7 Ps of Marketing Mix Meaning, Definition, Principles, Traditional

Table of Contents:-

  • Meaning of 7Ps of Marketing Mix
  • Definition of 7Ps of Marketing Mix
  • Principles of Service Marketing Mix
  • Traditional Marketing Mix/4 P’s of Marketing

Meaning of 7Ps of Marketing Mix

The unique characteristics of services make developing a 7 Ps of marketing mix very challenging. The tangible nature of the product enhances a customer’s ability to make a buying decision about it. The purchase decision is easier because customers can see the products, they can smell, touch, or taste the products before purchase. Because services are intangible, service marketers must help their customers to visualise them. By applying the principles of product or service planning, pricing, promotion, and distribution in various ways suited to the nature of the services they provide, they engage in the process. As with products, the purpose is to satisfy their customers.

Marketing a service requires two very distinct strategies.

When companies construct an effective marketing plan, they take into account the 7 Ps of marketing mix, which represents the combination of crucial and interconnected marketing elements. In traditional terms, people know the marketing mix as the four Ps of marketing: product, price, place, and promotion. However, growth in the service sector has led to the development of an expanded 7 P’s of service marketing. The marketing mix for services extends the marketing mix for products and goods by adding a few more elements.

Definition of 7Ps of Marketing Mix

According to Borden, “The Marketing mix refers to the appointment of efforts, the combination, the designing and the integration of marketing elements into a program or mix which, based on an appraisal of the market forces will best achieve an enterprise at a given time”.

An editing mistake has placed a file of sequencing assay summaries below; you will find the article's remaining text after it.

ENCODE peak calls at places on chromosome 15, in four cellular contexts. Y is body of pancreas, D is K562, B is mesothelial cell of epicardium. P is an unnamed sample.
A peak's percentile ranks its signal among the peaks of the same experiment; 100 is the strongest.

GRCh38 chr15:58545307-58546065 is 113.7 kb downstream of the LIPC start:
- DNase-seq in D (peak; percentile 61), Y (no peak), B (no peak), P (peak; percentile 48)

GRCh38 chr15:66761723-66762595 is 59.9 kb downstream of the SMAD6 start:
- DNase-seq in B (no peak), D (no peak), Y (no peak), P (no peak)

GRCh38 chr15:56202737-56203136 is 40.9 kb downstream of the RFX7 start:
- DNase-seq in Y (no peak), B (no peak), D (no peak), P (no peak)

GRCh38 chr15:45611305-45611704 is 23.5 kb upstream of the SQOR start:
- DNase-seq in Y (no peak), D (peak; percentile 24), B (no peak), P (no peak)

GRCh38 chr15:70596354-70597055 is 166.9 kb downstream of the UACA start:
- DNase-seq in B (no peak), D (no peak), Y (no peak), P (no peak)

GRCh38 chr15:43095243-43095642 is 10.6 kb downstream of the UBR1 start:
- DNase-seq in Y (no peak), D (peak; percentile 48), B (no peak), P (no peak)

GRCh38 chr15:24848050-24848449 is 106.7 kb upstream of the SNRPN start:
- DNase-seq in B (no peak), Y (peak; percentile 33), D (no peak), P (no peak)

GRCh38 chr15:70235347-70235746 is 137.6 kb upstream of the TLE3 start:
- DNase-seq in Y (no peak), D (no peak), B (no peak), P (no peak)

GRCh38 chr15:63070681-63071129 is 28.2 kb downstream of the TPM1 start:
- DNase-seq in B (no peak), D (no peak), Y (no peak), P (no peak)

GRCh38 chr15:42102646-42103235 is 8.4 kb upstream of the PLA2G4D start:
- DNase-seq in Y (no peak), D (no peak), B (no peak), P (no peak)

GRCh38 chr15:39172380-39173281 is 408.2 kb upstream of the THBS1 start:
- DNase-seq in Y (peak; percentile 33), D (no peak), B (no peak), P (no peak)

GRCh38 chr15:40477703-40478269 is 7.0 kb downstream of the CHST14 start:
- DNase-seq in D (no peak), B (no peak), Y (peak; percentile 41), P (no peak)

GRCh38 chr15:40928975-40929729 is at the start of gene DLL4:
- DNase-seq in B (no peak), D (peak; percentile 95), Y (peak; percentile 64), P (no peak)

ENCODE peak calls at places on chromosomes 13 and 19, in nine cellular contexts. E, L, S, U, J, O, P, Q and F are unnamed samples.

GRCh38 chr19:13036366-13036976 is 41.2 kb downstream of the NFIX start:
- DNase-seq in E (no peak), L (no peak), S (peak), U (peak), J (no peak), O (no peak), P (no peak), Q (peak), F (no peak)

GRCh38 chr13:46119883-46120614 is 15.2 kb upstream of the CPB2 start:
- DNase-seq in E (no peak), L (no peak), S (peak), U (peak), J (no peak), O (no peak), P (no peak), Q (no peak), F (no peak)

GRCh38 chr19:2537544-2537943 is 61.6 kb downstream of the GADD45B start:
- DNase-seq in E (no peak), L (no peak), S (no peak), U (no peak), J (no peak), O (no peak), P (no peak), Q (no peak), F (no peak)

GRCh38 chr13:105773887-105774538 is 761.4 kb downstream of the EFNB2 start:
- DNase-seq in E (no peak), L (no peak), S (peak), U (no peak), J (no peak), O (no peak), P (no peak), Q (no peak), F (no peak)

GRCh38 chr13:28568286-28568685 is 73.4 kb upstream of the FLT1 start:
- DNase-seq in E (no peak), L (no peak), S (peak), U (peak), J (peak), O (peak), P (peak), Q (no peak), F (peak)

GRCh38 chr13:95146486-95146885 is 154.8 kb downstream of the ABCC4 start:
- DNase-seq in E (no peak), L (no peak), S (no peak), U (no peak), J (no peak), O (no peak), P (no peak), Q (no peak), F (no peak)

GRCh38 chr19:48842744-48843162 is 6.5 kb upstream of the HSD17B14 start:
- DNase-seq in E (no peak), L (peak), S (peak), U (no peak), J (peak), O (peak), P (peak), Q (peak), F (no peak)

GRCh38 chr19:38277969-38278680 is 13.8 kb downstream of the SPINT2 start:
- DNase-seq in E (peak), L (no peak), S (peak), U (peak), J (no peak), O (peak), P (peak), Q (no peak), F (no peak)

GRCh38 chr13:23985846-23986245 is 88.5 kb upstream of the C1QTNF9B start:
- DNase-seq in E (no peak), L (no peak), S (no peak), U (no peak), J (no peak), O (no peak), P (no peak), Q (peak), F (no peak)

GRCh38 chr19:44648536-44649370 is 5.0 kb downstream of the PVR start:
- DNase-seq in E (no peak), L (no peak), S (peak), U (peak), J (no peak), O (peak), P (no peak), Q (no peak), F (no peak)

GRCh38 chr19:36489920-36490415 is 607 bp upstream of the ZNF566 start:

According to Stanton, “Marketing mix is the term used to describe the combination of the four inputs which constitute the core of a company’s marketing system – the product, the price structure, the promotional activities and the distribution system”.

Services marketing is a branch of marketing in which building and maintaining a profitable relationship with the service customer for the long term is necessary for every organisation. Since the nature of services ultimately defers the nature of goods, this task becomes more challenging in the case of service marketing.

In this way, the marketing mix used for services should be stronger than the marketing mix used for goods. In services marketing, companies use some additional elements of marketing, such as people, physical evidence, and process, in addition to the traditional marketing mix, which includes the 4Ps of marketing. The marketing mix includes additional elements known as the augmented and expanded marketing mix.

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Principles of Service Marketing Mix 

Some proven maxims aimed at helping and guiding the leaders of services marketing are as follows.

Principles of Service Marketing Mix

  1. Customer Value
  2. Speed
  3. Knowing Customer Needs
  4. Staff is for Support
  5. Focus on Core Competencies
  6. Everyone is a Stakeholder
  7. What Gets Measured Gets Done

1) Customer Value

No matter how elegantly designed the service offering is, how massive the research effort that defined it is, or how expensive the development is, the customer does not care. The customers only care about what the benefits are to them. The customer defines value. A useful exercise in helping an organisation discover where it currently adds the most value is to identify the most profitable customers. 

2) Staff is for Support

Everyone whose work connects with the customer has marketing responsibility. They should have goals and measures that put accountability into their responsibility. If people’s tasks are not contributing to getting or keeping customers (adding value), they are contributing to waste. 

3) Speed

In services marketing, companies apply speed most dramatically in rapidly prototyping new offerings. Rapid prototyping means more iteration, more tests, and more milestones to evaluate and make decisions. Rapid prototyping directly impacts long-term product and service profitability.

4) Focus on Core Competencies

All organisations have limited resources. Core competencies are to do what is done best, develop a few critical capabilities to world-class levels, and outsource everything else. The focus on core competencies is bringing about significant business changes. A company can be either a supplier or a customer to a business but now everything is shades of gray, and the boundaries are blurred. The connectivity between supplier-customer-competitor-partners is formed from the specific realities of the situation. Most organisations should strive to make this “alliance-building capability” a core competency.